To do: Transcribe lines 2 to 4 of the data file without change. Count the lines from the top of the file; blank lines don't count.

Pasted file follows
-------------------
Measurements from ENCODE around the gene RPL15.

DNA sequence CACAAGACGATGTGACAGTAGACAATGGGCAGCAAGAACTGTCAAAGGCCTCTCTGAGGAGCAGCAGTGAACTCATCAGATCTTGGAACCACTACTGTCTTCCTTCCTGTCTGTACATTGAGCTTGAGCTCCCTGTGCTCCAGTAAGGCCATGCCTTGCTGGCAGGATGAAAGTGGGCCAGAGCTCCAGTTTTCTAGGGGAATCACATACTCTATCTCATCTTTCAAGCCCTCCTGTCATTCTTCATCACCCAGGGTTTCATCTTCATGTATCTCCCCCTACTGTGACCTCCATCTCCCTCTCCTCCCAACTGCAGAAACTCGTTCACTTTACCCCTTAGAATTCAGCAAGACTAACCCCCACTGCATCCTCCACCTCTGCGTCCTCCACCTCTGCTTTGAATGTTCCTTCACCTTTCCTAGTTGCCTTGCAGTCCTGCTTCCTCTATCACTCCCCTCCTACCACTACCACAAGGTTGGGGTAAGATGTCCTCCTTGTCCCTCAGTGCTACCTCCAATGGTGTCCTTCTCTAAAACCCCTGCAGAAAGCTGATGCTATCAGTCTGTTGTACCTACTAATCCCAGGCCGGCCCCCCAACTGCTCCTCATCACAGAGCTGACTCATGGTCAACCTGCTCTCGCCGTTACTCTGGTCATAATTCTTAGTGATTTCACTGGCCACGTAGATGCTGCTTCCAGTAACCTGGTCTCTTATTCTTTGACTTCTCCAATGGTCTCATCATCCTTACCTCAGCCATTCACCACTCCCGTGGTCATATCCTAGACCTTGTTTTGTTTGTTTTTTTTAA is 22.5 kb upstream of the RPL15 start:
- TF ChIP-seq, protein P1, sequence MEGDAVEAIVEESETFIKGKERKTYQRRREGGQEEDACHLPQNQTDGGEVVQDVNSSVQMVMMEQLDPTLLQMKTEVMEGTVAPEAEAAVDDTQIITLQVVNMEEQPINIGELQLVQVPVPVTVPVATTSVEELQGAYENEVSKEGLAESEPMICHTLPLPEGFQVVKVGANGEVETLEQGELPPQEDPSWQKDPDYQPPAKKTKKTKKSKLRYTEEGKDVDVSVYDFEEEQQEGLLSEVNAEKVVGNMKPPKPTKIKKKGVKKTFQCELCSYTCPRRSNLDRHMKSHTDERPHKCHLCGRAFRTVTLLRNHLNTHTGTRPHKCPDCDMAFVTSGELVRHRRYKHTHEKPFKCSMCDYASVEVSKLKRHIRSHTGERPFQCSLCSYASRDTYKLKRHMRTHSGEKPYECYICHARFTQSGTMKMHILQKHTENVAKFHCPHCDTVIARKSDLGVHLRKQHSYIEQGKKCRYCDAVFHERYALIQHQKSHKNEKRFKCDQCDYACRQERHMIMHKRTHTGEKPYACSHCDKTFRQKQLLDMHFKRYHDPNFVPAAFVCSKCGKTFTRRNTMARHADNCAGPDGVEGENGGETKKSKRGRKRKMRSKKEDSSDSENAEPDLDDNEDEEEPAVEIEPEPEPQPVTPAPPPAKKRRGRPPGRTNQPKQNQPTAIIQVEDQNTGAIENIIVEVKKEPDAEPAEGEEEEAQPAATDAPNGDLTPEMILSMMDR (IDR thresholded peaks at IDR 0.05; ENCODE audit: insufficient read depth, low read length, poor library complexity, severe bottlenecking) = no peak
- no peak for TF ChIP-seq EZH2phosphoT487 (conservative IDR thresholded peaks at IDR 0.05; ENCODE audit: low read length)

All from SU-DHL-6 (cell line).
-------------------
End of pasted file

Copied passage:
DNA sequence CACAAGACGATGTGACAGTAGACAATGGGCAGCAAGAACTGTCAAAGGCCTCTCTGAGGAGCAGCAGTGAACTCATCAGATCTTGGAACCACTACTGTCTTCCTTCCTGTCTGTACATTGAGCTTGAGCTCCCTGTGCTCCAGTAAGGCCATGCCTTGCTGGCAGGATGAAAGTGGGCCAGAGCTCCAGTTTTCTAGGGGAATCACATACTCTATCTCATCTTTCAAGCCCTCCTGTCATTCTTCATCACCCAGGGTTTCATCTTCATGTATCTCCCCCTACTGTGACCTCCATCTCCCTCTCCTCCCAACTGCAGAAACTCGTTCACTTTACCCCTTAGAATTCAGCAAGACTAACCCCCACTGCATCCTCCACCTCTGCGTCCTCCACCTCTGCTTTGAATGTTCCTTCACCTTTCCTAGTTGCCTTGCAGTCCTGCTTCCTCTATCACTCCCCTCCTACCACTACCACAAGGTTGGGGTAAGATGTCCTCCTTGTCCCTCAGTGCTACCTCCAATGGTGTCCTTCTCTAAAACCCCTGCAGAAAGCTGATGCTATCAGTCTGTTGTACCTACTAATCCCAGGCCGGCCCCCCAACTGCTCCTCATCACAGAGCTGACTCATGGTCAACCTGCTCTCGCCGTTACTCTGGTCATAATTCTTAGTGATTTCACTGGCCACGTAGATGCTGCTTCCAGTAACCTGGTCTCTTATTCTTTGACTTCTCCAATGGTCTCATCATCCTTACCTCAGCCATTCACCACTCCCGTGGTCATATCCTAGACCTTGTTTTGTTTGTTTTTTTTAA is 22.5 kb upstream of the RPL15 start:
- TF ChIP-seq, protein P1, sequence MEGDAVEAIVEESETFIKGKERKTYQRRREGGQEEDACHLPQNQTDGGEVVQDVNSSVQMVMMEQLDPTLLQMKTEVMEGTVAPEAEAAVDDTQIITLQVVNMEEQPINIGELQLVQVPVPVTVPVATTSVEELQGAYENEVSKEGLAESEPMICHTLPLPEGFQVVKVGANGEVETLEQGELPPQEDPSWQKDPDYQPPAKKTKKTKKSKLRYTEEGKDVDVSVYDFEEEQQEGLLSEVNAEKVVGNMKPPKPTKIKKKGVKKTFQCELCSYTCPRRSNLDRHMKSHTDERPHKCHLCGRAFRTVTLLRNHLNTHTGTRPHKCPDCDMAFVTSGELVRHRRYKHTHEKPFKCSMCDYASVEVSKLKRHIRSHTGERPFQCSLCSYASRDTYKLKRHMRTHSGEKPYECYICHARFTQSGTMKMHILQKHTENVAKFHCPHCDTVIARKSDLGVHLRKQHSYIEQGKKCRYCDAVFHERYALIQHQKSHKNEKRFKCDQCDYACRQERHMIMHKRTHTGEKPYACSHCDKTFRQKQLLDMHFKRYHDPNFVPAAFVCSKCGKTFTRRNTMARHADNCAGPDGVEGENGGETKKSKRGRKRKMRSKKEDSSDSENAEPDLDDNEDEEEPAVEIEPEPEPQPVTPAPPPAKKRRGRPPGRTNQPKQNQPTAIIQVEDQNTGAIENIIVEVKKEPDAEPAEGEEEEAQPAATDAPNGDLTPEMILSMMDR (IDR thresholded peaks at IDR 0.05; ENCODE audit: insufficient read depth, low read length, poor library complexity, severe bottlenecking) = no peak
- no peak for TF ChIP-seq EZH2phosphoT487 (conservative IDR thresholded peaks at IDR 0.05; ENCODE audit: low read length)